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IMPORT CSV Statement

Imports a CSV (comma-separated values) file from disk into a notebook table. This statement is the scripting equivalent of the visual import wizard accessed via the Import menu.


Syntax for the IMPORT CSV statement




  1. IMPORT CSV 'C:\MyFile.csv' INTO mytable;
    Imports "MyFile.csv" into a notebook table called mytable. Because no options are specified, it is assumed that the file has a column header on the first line. Because no column list is specified, all columns are imported as text and the original column names are preserved.
  2. IMPORT CSV 'C:\MyFile.csv' INTO mytable (foo, bar);
    The source columns (foo, bar) are explicitly specified. If the source file contains other columns besides those two, then they are not imported into the destination notebook table. If the source file does not contain the specified columns, then the import fails. If the destination table already exists and does not contain the specified column names, then the import fails.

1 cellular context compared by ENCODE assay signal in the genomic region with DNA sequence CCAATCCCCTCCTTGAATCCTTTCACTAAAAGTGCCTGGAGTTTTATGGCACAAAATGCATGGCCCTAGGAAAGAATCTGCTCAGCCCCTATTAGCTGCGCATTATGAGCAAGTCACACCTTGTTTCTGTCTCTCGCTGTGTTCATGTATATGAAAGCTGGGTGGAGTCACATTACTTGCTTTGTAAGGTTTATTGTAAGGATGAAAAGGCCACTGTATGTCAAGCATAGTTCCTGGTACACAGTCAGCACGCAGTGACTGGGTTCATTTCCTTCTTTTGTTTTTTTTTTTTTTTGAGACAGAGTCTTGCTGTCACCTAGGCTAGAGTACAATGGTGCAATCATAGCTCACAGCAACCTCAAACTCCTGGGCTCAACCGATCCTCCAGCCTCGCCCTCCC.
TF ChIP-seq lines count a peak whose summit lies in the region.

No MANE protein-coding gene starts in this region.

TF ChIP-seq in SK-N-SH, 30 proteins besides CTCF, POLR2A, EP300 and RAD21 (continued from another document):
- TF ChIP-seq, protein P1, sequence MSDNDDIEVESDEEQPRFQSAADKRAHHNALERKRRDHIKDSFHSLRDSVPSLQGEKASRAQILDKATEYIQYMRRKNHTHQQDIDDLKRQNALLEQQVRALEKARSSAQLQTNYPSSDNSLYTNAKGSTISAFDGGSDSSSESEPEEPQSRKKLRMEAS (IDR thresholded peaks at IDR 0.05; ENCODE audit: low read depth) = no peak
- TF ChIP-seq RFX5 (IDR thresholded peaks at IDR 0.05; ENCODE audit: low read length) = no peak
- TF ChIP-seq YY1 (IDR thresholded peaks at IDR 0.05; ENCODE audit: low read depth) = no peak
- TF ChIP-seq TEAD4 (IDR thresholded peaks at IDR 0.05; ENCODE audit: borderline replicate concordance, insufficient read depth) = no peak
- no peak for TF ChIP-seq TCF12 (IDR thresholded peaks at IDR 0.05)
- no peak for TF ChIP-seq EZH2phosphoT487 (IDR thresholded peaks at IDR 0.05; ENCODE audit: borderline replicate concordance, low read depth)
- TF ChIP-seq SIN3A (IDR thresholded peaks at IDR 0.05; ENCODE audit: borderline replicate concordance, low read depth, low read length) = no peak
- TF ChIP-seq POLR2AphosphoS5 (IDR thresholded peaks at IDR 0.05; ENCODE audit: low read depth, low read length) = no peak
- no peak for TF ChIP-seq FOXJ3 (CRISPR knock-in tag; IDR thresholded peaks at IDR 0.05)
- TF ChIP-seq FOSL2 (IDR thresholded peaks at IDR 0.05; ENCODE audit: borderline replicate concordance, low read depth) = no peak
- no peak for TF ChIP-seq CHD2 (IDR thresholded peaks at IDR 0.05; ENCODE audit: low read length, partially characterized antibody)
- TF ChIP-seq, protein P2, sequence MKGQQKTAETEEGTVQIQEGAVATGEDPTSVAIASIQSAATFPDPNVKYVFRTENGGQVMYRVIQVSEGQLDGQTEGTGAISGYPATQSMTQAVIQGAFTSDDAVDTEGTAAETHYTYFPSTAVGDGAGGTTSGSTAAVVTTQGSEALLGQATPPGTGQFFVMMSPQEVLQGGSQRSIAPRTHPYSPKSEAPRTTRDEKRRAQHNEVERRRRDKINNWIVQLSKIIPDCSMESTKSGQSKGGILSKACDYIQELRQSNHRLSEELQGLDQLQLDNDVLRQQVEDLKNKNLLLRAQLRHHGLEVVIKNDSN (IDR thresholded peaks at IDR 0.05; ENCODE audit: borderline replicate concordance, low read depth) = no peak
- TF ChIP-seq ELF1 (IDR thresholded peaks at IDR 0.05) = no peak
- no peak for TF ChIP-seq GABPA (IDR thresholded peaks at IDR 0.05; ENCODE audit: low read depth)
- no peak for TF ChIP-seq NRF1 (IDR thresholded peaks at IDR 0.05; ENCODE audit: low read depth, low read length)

3. IMPORT CSV 'C:\MyFile.csv' INTO mytable (foo AS aaa, bar AS bbb);
    The source columns (foo, bar) and target columns (aaa, bbb) are explicitly specified.
  4. IMPORT CSV 'C:\MyFile.csv' INTO mytable (foo TEXT, bar INTEGER);
    A data type conversion is specified for each source column. If the conversion fails (for instance, if a non-numeric value appears in the CSV file in the bar column), by default the value is imported as text. SQLite treats column types as suggestions, so the integer column can contain a text value.
  5. IMPORT CSV 'C:\MyFile.csv' INTO mytable (column1 AS foo, column2 AS bar) OPTIONS (HEADER_ROW: 0);
    A file that lacks a header row is imported with new names given to the unnamed source columns.
  6. IMPORT CSV @filename INTO @tablename (@old_col AS @new_col);
    Various arguments to IMPORT CSV are provided in variables rather than using literal strings. This allows these names to be dynamically generated or otherwise determined at script runtime.